To support faster and more efficient networks, mobile operators and service providers are bringing 5G millimeter wave (mmWave) networks indoors. However, due to their high directionality, mmWave links are extremely vulnerable to blockage by walls and human mobility. To address these challenges, we exploit advances in artificially-engineered metamaterials, introducing a wall-mounted smart metasurface, called mmWall, that enables a fast mmWave beam relay through the wall and redirects the beam power to another direction when a human body blocks a line-of-sight path. Moreover, our mmWall supports multiple users and fast beam alignment by generating multi-armed beams. We sketch the design of a real-time system by considering (1) how to design a programmable, metamaterials-based surface that refracts the incoming signal to one or more arbitrary directions, and (2) how to split an incoming mmWave beam into multiple outgoing beams and arbitrarily control the beam energy between these beams. Preliminary results show the mmWall metasurface steers the outgoing beam in a full 360-degrees, with an 89.8% single-beam efficiency and 74.5% double-beam efficiency.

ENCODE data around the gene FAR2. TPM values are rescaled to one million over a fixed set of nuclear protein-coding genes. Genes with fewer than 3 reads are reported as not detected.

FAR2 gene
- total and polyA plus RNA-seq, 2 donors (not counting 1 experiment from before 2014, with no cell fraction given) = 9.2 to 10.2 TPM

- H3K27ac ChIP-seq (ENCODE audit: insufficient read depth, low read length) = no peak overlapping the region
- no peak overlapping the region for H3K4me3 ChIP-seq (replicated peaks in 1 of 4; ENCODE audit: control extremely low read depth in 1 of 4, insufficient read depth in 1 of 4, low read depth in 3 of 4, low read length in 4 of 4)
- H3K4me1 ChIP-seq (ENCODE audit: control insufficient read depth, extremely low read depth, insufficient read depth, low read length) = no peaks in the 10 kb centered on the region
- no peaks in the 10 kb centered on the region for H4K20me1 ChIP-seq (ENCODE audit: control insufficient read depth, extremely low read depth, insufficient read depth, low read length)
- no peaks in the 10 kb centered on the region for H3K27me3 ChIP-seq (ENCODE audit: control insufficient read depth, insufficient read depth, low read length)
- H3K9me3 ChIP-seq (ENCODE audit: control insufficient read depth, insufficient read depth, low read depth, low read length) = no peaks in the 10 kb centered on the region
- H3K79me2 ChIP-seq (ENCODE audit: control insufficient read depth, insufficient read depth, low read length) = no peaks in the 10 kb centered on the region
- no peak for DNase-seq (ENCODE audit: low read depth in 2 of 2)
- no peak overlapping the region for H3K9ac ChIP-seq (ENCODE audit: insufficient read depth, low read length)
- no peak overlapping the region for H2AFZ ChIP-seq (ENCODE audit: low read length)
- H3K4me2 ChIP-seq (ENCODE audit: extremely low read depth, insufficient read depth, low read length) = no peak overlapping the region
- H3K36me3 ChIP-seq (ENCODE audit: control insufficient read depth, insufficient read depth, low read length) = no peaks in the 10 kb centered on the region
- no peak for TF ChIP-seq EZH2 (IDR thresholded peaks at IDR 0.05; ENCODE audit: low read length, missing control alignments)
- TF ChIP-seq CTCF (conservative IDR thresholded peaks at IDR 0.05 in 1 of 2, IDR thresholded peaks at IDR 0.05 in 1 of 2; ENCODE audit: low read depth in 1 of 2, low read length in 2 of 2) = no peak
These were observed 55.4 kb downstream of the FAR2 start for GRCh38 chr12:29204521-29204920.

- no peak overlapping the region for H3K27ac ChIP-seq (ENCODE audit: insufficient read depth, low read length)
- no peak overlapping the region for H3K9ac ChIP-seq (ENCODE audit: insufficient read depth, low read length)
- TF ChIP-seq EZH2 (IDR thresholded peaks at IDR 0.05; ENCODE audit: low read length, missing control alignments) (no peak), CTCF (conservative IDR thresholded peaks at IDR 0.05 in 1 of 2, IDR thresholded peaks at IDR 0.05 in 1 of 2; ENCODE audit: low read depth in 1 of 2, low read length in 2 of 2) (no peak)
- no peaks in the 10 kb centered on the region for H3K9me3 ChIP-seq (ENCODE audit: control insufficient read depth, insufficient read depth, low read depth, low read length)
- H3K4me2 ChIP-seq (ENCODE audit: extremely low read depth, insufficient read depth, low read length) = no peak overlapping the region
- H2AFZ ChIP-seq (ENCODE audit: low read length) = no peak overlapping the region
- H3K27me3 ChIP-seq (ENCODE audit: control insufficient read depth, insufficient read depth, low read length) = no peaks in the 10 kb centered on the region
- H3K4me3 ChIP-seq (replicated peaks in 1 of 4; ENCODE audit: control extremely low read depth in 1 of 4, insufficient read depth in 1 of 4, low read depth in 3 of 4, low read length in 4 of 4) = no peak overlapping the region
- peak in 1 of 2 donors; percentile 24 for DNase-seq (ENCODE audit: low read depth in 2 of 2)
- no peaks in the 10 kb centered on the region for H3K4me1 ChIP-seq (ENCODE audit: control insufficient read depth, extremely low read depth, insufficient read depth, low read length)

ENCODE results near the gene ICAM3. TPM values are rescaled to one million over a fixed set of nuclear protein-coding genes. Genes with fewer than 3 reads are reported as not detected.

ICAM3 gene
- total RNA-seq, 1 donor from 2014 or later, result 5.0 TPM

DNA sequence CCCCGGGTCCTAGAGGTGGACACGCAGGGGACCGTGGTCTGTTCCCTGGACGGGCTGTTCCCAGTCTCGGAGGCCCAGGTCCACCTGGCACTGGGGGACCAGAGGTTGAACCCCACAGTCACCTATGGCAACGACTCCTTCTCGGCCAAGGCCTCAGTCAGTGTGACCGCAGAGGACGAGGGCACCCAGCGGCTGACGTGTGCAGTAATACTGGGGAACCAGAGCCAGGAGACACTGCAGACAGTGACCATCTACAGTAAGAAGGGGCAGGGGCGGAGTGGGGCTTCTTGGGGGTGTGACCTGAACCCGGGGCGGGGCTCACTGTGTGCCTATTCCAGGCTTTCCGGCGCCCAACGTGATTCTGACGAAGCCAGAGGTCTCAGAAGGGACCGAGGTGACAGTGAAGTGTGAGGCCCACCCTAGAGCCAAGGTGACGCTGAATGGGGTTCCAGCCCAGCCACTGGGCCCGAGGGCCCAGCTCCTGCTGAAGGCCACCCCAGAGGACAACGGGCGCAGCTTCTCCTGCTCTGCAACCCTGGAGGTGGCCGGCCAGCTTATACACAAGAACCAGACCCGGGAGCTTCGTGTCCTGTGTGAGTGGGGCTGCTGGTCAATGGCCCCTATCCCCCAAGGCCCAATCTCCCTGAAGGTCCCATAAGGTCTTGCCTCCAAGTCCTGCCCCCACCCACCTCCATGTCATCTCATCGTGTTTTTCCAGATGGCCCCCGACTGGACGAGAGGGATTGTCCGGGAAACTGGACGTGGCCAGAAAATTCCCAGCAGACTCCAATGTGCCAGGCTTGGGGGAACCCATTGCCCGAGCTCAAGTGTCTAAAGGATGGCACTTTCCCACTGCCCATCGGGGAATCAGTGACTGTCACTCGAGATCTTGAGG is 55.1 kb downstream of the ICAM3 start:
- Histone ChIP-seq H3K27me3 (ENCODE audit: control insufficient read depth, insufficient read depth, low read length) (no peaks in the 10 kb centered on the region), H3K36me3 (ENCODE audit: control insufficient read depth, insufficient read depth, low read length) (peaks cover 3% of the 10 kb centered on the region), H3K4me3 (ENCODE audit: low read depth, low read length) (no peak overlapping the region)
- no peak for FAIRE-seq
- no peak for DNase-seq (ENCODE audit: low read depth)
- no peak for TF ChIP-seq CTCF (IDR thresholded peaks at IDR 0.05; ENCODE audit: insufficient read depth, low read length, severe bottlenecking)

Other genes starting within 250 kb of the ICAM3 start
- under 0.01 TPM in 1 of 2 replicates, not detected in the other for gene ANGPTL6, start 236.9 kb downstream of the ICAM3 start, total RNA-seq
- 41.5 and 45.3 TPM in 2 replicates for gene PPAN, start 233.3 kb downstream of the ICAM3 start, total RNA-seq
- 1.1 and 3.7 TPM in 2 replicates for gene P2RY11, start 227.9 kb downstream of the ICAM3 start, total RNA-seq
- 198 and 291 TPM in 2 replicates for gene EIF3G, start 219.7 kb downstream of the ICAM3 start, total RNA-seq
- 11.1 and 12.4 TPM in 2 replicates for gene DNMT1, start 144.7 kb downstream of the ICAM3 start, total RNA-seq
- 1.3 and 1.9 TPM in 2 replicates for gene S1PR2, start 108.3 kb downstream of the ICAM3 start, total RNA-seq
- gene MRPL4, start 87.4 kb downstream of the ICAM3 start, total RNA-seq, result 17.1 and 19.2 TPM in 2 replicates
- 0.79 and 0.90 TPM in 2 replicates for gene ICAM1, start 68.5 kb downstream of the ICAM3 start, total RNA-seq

Small IoT devices deployed in challenging locations suffer from uneven 3D coverage in complex environments. This work optimizes indoor coverage with LAVA, a Large Array of Vanilla Amplifiers. LAVA is a standard-agnostic cooperative mesh of elements, i.e., RF devices each consisting of several switched input and output antennas connected to fixed-gain amplifiers. Each LAVA element is further equipped with rudimentary power sensing to detect nearby transmissions. The elements report power readings to the LAVA control plane, which then infers active link sessions without explicitly interacting with the endpoint transmitter or receiver. With simple on-off control of amplifiers and antenna switching, LAVA boosts passing signals via multi hop amplify-and-forward. LAVA explores a middle ground between smart surfaces and physical-layer relays. Multi-hopping over short inter-hop distances exerts more control over the end-to-end trajectory, supporting fine-grained coverage and spatial reuse. Ceiling testbed results show throughput improvements to individual Wi-Fi links by 50% on average and up to 100% at 15 dBm transmit power (193% on average, up to 8x at 0 dBm). ZigBee links see up to 17 dB power gain. For pairs of co-channel concurrent links, LAVA provides average per-link throughput improvements of 517% at 0 dBm and 80% at 15 dBm.

Princeton Advanced Wireless Systems Lab
35 Olden Street
Princeton, NJ 08540 USA